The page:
The Health Council of Canada recently released a report warning consumers that drugs approved for use by Health Canada are not necessarily safe. The problems, warns Health council CEO John Abbott, typically surface after the drugs have already been widely prescribed. The report concludes that there is not enough monitoring of drugs after there are released into the market.
Canada’s Food and Drugs Act relies on pharmaceutical companies to pass on adverse reaction reports that are submitted by patients, although patients can also submit reports directly to Health Canada. Either way, this leaves the task of monitoring problems up to outside parties.
Health Canada must be vested with the authority to mandate pharmaceutical companies to conduct more post-market monitoring and to share the results, said Mr. Abbott. The Council has also suggested mandatory penalties for companies that don’t comply to this.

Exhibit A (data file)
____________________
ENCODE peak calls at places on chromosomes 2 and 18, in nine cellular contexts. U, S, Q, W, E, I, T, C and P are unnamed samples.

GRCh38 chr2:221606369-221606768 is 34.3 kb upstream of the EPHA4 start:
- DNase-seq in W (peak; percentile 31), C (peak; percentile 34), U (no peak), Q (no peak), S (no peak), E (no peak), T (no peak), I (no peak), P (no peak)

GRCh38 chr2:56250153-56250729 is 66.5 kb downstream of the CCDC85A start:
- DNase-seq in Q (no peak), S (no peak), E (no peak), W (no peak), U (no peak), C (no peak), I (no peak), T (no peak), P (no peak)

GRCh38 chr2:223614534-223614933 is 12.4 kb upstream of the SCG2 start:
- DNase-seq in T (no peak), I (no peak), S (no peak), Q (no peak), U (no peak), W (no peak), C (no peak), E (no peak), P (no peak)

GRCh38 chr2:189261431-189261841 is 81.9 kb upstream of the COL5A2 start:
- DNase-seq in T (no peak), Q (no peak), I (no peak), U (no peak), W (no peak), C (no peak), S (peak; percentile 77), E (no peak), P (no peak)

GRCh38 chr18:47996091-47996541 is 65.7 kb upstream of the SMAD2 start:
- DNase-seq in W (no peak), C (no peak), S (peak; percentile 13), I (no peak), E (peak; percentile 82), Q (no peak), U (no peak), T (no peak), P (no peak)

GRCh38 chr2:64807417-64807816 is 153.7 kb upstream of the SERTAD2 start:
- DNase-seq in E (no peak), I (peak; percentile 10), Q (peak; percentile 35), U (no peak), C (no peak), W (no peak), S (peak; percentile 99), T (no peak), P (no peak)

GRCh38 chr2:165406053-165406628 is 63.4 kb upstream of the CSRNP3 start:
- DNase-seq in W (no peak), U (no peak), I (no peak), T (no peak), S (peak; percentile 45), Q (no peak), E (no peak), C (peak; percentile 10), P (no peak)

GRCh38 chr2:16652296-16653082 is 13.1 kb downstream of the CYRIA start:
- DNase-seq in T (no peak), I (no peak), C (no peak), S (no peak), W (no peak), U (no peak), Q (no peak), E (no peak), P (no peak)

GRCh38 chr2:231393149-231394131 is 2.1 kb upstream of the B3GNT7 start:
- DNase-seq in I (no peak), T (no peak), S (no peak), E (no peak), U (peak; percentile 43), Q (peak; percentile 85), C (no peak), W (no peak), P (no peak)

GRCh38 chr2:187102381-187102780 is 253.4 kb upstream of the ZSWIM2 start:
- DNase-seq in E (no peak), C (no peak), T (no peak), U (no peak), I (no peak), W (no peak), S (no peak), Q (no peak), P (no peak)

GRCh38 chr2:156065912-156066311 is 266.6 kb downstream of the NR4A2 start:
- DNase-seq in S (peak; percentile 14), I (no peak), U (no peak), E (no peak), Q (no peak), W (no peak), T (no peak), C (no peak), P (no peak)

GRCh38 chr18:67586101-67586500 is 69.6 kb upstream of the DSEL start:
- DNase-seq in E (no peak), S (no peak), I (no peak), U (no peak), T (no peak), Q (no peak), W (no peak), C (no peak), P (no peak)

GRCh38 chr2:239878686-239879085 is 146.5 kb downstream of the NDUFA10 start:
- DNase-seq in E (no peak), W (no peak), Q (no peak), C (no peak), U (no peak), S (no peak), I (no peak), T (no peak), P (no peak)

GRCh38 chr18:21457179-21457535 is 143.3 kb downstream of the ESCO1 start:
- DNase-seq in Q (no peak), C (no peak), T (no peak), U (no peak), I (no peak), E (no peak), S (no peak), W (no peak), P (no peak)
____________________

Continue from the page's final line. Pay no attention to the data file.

Mark Ferdinand, VP of Police Research and Analysis for RX&D, says that such reforms are welcome, although there is already rigorous post-marketing reporting system.
Health Canada, on the other hand, is already in the process of modernizing post-market monitoring regulations. It has also established a Drug Safety and Effectiveness Network, which will analyse the safety of drugs in the market
- Lydia, First Great White Shark Known to Swim from One Side of Atlantic to Other
- Robots to Walk Streets within 10 Years
- Bitcoin investors call for protection after collapse of two major Bitcoin platforms
- South Yorkshire cottage has been crashed into by 40 cars over last 14 years
- Doctors to Reconstruct People's Faces with Stem Cells from their Fat